Manufacture and form
Boron carbide is manufactured from the raw materials boron oxide and carbon in an arc furnace at temperatures above 2,400 °C. Concurrently, the following reaction takes place:
2 B₂O₃ + 7 C → B₄C + 6 CO
The resultant shiny black crystals are separated from unreacted material, ground and classified in further preparation steps. Depending on its further use, the material is ground until in the sub-micron range.
Boron carbide can be used as a powder with various grain sizes or as a ceramic component. To manufacture ceramic components with high relative density, fine boron carbide powder with sinter additives is moved, processed with conventional ceramic-shaping methods and sintered or hot press-molded at temperatures above 2,000 °C in an inert gas atmosphere.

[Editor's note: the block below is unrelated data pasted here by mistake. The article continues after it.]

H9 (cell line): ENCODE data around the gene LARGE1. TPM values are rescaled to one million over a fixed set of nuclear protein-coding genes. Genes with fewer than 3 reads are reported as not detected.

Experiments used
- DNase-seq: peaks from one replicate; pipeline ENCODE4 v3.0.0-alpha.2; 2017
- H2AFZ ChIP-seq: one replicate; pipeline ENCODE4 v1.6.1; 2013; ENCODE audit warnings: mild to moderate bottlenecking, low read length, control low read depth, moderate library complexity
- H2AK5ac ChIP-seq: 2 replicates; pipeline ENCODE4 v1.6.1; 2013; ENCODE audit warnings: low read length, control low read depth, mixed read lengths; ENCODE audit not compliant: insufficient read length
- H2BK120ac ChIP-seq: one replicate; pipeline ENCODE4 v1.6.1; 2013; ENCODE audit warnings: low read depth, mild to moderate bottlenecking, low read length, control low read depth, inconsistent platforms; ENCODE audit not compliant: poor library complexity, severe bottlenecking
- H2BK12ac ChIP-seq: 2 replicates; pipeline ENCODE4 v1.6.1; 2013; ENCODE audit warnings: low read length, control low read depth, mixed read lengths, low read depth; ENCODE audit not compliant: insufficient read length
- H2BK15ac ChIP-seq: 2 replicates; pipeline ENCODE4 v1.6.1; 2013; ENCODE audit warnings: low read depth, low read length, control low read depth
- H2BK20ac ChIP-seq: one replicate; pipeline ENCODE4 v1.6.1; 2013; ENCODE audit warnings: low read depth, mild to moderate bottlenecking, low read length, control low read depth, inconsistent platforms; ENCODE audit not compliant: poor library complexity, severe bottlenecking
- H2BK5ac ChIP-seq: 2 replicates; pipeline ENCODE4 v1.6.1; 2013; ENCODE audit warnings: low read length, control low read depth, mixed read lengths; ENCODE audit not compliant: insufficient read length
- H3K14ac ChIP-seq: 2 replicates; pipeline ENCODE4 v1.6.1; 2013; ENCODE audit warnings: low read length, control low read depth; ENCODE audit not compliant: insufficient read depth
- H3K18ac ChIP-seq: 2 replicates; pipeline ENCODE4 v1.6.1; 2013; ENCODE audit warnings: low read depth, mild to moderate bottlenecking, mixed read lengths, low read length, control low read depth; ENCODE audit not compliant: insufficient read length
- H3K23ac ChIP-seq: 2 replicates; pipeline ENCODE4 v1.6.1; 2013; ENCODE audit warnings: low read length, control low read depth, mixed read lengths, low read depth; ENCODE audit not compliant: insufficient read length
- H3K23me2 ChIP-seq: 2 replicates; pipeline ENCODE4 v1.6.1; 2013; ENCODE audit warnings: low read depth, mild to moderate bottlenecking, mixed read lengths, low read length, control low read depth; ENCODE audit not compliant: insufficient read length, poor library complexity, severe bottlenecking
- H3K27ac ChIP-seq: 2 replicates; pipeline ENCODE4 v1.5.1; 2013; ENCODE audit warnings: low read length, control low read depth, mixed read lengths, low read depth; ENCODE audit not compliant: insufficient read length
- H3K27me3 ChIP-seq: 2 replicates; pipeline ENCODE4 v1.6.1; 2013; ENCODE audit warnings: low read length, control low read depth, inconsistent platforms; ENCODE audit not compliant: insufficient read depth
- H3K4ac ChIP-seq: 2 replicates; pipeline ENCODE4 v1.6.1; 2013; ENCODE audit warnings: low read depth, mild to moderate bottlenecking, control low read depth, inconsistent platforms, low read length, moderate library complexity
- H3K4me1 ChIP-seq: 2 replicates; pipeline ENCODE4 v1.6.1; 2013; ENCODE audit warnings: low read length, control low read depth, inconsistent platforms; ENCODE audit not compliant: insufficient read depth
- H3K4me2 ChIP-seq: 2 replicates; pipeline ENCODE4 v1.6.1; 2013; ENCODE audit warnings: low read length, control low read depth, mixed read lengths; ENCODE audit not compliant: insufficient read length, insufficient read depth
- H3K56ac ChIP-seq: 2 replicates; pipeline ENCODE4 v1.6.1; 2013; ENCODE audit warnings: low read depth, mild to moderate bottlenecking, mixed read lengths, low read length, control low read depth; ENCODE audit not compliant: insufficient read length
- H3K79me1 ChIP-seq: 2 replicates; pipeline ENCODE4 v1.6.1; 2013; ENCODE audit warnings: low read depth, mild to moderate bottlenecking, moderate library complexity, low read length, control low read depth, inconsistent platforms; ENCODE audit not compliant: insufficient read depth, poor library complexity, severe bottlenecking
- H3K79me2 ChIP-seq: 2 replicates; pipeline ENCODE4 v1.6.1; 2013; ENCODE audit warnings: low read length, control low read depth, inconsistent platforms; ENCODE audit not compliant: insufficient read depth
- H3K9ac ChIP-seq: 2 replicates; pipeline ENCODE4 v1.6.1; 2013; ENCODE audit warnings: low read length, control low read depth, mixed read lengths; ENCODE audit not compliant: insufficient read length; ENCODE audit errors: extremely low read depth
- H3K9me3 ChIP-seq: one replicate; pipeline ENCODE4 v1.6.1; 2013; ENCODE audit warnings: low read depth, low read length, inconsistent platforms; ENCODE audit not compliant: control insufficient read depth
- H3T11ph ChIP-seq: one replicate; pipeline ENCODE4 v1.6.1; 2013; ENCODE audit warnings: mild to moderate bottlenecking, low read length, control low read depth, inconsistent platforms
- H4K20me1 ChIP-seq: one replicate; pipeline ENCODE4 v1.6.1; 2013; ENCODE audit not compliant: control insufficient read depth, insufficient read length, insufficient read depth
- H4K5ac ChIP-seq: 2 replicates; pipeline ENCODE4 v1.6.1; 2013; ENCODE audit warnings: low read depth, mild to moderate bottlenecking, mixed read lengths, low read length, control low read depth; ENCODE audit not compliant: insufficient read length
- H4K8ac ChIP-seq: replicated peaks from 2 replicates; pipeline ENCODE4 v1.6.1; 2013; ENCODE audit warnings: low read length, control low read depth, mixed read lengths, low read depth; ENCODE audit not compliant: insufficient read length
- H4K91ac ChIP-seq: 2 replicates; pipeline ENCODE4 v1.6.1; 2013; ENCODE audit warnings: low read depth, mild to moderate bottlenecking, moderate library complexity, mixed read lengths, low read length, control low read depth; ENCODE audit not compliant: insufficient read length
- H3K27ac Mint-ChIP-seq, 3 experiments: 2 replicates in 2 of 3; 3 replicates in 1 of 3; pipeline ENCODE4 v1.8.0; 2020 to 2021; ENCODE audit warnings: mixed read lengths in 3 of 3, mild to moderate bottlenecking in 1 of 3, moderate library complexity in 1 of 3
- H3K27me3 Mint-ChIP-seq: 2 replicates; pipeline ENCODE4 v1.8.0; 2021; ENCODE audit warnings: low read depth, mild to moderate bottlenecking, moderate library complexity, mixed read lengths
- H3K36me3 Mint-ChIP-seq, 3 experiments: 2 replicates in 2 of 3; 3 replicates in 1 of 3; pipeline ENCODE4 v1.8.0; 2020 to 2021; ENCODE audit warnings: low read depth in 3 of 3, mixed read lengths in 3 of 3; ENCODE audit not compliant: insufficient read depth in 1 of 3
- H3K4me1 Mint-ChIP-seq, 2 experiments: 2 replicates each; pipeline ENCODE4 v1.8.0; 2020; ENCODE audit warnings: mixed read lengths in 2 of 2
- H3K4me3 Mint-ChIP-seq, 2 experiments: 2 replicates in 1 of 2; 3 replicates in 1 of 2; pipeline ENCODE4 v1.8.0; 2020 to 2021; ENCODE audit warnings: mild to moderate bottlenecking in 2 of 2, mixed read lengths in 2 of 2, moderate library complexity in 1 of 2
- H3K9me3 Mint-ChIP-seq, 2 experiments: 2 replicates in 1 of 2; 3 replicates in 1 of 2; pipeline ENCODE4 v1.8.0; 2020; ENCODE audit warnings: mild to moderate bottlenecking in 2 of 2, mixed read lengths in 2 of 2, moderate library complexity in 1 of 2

Typical use for boron carbide powder and grains are:
- Grinding and polishing agents
- Additive in fireproof materials
- Sinter additive when manufacturing silicon carbide ceramics
- Additives for aluminum materials for nuclear systems
Typical uses for boron carbide components are:
- Nozzles for sandblasting systems
- Plates, pellets or hexagons for versatile ballistic protection applications in defense systems
- Pellets for control rods and other components for shielding neutron absorption in nuclear systems